This week, I take a dive into Olaplex, which has experienced a decline in sales and stock price since its IPO in 2021. I also call out highlights from the Glossy Beauty & Wellness Summit, taking place this week in Huntington Beach, Calif.
Olaplex may be losing its shine.
The bond-building hair-care brand is experiencing a sales slump, brought on by a mix of competition, macroeconomic concerns and retailers having too much product. The 8-year-old company, which went public via IPO in Sept. 2021, saw its stock price decline by 40% in a day after releasing revised 2022 earnings on October 18 projecting full-year sales of $704 million to $711 million. The previous expectation was $796 million to $826 million, representing a 12-15% decline. Since its IPO, valued then at $14 billion, Olaplex stock has declined by 77%, as of November 10, and now has a market cap of $3.5 billion.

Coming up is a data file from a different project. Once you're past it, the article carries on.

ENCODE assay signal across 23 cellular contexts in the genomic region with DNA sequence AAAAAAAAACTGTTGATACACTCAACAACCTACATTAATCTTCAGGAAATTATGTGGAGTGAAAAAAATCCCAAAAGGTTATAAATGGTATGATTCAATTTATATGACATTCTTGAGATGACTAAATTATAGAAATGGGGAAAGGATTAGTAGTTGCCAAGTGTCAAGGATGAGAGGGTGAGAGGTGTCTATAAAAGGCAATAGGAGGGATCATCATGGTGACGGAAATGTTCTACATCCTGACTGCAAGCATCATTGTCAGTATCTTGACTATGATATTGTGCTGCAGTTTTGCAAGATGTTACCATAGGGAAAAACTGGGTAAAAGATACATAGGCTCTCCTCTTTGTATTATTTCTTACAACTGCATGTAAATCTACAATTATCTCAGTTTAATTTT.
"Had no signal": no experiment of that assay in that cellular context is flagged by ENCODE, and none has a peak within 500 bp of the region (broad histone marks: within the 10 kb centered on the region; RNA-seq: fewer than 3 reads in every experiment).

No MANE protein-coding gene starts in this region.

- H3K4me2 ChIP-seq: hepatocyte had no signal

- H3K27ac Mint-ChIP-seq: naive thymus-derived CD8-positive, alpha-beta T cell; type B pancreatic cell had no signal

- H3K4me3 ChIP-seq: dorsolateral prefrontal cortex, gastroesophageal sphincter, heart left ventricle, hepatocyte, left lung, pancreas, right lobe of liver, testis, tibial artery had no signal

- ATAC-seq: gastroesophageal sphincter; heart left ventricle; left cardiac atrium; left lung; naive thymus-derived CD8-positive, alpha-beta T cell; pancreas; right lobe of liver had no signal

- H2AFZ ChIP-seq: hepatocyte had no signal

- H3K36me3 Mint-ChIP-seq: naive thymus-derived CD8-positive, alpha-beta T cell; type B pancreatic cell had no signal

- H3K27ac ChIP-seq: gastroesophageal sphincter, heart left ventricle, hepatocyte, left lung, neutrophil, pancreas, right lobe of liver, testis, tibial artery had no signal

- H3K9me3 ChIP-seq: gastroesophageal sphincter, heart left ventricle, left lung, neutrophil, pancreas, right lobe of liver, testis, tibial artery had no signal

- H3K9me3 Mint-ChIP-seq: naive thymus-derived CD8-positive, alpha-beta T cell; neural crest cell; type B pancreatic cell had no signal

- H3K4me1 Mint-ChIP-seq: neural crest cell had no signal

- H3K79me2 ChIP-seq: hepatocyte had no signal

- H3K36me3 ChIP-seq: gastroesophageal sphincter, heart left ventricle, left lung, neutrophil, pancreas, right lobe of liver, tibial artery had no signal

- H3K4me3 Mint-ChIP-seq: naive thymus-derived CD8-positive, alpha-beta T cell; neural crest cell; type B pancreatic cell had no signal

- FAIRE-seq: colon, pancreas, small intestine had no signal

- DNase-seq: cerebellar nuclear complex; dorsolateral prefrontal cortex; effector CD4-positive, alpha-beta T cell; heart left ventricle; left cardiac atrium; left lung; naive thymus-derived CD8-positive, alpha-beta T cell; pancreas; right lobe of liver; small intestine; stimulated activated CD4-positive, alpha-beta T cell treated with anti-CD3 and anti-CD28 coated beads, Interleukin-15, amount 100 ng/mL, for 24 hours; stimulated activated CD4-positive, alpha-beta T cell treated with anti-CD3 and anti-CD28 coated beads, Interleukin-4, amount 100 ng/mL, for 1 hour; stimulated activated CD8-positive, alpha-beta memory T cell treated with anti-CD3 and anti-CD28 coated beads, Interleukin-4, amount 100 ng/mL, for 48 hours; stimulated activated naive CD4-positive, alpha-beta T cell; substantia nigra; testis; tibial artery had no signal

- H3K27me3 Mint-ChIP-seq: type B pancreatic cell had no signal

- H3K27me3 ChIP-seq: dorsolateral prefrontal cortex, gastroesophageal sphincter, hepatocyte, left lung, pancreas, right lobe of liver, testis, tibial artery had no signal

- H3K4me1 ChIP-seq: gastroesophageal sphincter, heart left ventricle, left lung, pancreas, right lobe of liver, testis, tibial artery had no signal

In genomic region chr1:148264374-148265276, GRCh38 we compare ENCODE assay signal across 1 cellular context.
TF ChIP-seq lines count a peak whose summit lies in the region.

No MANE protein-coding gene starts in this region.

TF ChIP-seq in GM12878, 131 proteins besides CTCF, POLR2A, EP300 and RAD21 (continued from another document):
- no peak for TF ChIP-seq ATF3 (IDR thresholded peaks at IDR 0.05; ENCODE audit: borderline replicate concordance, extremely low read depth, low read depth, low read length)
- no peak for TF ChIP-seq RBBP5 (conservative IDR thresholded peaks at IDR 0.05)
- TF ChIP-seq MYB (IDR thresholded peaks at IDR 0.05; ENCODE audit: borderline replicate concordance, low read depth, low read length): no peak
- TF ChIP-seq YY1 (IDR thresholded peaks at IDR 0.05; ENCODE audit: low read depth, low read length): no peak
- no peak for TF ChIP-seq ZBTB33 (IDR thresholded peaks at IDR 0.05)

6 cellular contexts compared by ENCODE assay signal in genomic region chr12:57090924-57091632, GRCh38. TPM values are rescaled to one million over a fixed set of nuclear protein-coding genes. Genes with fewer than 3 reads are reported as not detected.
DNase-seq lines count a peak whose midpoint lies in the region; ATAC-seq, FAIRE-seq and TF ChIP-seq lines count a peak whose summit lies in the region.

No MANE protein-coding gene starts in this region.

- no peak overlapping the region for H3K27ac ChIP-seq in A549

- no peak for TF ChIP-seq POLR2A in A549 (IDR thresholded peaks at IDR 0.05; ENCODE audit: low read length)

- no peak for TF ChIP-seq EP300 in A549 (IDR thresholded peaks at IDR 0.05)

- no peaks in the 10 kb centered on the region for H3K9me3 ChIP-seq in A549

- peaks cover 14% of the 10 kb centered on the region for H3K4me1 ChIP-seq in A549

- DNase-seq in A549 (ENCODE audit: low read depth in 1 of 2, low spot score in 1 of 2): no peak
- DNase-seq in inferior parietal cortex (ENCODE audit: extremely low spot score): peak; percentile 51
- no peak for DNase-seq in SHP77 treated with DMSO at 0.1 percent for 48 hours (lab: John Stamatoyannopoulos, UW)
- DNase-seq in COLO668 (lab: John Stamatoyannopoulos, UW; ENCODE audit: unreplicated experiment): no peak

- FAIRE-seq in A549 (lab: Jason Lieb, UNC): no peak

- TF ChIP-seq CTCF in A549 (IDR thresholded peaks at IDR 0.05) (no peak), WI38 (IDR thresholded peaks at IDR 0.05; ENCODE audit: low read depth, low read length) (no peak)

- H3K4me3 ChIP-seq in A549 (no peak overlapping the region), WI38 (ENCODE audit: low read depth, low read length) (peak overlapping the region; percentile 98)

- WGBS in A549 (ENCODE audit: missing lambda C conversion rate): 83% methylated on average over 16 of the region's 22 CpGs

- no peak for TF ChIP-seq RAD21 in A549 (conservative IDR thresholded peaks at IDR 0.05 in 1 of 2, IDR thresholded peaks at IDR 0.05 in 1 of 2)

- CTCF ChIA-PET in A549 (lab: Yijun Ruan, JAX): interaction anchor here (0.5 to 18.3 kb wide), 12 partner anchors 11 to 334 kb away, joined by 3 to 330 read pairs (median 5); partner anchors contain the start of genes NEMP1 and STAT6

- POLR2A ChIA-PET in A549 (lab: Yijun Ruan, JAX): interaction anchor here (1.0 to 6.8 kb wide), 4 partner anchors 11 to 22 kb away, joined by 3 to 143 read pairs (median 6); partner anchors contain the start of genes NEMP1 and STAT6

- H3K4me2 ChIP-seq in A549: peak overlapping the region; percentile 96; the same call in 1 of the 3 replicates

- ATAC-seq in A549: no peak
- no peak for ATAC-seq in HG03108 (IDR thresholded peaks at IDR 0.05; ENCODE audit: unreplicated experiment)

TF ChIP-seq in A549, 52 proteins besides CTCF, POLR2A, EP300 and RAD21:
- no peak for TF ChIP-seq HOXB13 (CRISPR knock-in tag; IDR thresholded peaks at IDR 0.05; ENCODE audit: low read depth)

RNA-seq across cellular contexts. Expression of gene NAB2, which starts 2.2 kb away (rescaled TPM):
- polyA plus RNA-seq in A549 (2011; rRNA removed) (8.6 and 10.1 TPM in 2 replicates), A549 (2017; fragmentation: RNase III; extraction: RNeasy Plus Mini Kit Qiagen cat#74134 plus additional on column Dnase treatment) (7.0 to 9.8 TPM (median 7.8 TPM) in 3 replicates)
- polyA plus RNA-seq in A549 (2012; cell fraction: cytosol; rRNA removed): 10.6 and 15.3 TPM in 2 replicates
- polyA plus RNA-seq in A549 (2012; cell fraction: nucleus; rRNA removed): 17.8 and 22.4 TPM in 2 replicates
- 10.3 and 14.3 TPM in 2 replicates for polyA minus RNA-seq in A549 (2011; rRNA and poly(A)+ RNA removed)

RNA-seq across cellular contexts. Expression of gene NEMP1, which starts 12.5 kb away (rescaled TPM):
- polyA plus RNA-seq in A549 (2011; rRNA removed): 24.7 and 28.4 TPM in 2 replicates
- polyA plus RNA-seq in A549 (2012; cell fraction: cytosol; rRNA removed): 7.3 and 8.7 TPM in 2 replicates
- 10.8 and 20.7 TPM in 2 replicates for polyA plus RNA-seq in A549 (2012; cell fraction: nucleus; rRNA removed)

The company’s professional channel sales declined 16% to $63 million, versus a 58% increase last year, according to its third quarter earnings for fiscal year 2022. DTC declined 2.6%, compared to a growth of 87% last year. And specialty retail grew by 60.1% to $74.2 million. Olaplex also announced that Chief Operating Officer Tiffany Walden is stepping down from that post and moving into a “long-term advisory role” after seven years with the company.
The beauty market is generally not doing well, which helps put Olaplex’s issues into more context. Prestige has been hit especially hard, compared to mass beauty, because of customer price sensitivity amid macro-economics hardships. L’Oréal Group’s Luxe division underperformed market expectations in the company’s third quarter, as reported on October 20. The Estée Lauder Companies also reported its net sales on November 3 for the first quarter of fiscal year 2023, revealing a decline of 11% to $3.9 billion. The company slashed its outlook for the rest of its fiscal year, citing continued declining sales in China and weakness in the U.S. market.